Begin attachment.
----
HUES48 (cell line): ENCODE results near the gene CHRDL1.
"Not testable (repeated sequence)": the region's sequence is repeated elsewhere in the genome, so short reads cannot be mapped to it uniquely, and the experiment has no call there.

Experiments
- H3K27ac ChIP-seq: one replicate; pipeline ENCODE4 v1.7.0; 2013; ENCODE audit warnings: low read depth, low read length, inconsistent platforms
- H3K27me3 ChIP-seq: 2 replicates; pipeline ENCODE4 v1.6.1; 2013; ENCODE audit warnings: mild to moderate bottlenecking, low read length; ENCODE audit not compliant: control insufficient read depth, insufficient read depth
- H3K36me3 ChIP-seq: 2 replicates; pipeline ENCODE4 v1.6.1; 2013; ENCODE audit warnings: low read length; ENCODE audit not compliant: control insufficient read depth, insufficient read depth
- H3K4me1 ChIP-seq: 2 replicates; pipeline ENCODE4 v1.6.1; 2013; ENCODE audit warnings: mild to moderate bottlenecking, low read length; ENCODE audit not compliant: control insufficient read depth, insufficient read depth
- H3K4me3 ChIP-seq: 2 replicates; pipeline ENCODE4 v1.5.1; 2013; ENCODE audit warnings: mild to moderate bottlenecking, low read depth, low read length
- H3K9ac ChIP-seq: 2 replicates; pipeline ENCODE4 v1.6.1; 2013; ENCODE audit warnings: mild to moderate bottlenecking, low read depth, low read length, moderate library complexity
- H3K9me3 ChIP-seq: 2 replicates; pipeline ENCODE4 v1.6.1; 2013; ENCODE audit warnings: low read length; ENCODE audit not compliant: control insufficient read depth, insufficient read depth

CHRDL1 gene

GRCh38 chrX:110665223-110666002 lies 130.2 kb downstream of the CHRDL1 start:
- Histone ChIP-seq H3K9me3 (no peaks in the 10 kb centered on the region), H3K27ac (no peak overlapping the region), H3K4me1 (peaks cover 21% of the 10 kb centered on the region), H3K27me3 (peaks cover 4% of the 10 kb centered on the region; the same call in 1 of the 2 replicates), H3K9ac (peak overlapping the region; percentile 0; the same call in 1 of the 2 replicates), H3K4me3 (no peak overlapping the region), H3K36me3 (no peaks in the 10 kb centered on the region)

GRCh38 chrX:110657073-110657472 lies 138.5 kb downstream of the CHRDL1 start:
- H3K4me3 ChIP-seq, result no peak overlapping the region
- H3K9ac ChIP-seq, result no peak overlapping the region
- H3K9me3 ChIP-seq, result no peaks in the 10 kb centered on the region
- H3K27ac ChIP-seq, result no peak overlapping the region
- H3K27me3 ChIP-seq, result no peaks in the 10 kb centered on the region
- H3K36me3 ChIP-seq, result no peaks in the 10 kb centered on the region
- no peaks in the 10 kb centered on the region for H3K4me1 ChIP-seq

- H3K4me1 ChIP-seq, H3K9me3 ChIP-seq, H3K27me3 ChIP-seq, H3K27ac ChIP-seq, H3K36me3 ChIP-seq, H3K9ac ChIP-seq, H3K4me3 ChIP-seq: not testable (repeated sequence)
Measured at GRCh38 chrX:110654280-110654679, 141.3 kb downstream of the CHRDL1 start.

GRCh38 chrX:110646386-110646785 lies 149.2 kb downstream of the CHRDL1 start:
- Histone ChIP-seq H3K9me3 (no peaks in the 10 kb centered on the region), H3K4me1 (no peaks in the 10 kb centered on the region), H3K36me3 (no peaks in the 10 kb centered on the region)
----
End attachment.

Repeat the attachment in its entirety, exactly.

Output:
HUES48 (cell line): ENCODE results near the gene CHRDL1.
"Not testable (repeated sequence)": the region's sequence is repeated elsewhere in the genome, so short reads cannot be mapped to it uniquely, and the experiment has no call there.

Experiments
- H3K27ac ChIP-seq: one replicate; pipeline ENCODE4 v1.7.0; 2013; ENCODE audit warnings: low read depth, low read length, inconsistent platforms
- H3K27me3 ChIP-seq: 2 replicates; pipeline ENCODE4 v1.6.1; 2013; ENCODE audit warnings: mild to moderate bottlenecking, low read length; ENCODE audit not compliant: control insufficient read depth, insufficient read depth
- H3K36me3 ChIP-seq: 2 replicates; pipeline ENCODE4 v1.6.1; 2013; ENCODE audit warnings: low read length; ENCODE audit not compliant: control insufficient read depth, insufficient read depth
- H3K4me1 ChIP-seq: 2 replicates; pipeline ENCODE4 v1.6.1; 2013; ENCODE audit warnings: mild to moderate bottlenecking, low read length; ENCODE audit not compliant: control insufficient read depth, insufficient read depth
- H3K4me3 ChIP-seq: 2 replicates; pipeline ENCODE4 v1.5.1; 2013; ENCODE audit warnings: mild to moderate bottlenecking, low read depth, low read length
- H3K9ac ChIP-seq: 2 replicates; pipeline ENCODE4 v1.6.1; 2013; ENCODE audit warnings: mild to moderate bottlenecking, low read depth, low read length, moderate library complexity
- H3K9me3 ChIP-seq: 2 replicates; pipeline ENCODE4 v1.6.1; 2013; ENCODE audit warnings: low read length; ENCODE audit not compliant: control insufficient read depth, insufficient read depth

CHRDL1 gene

GRCh38 chrX:110665223-110666002 lies 130.2 kb downstream of the CHRDL1 start:
- Histone ChIP-seq H3K9me3 (no peaks in the 10 kb centered on the region), H3K27ac (no peak overlapping the region), H3K4me1 (peaks cover 21% of the 10 kb centered on the region), H3K27me3 (peaks cover 4% of the 10 kb centered on the region; the same call in 1 of the 2 replicates), H3K9ac (peak overlapping the region; percentile 0; the same call in 1 of the 2 replicates), H3K4me3 (no peak overlapping the region), H3K36me3 (no peaks in the 10 kb centered on the region)

GRCh38 chrX:110657073-110657472 lies 138.5 kb downstream of the CHRDL1 start:
- H3K4me3 ChIP-seq, result no peak overlapping the region
- H3K9ac ChIP-seq, result no peak overlapping the region
- H3K9me3 ChIP-seq, result no peaks in the 10 kb centered on the region
- H3K27ac ChIP-seq, result no peak overlapping the region
- H3K27me3 ChIP-seq, result no peaks in the 10 kb centered on the region
- H3K36me3 ChIP-seq, result no peaks in the 10 kb centered on the region
- no peaks in the 10 kb centered on the region for H3K4me1 ChIP-seq

- H3K4me1 ChIP-seq, H3K9me3 ChIP-seq, H3K27me3 ChIP-seq, H3K27ac ChIP-seq, H3K36me3 ChIP-seq, H3K9ac ChIP-seq, H3K4me3 ChIP-seq: not testable (repeated sequence)
Measured at GRCh38 chrX:110654280-110654679, 141.3 kb downstream of the CHRDL1 start.

GRCh38 chrX:110646386-110646785 lies 149.2 kb downstream of the CHRDL1 start:
- Histone ChIP-seq H3K9me3 (no peaks in the 10 kb centered on the region), H3K4me1 (no peaks in the 10 kb centered on the region), H3K36me3 (no peaks in the 10 kb centered on the region)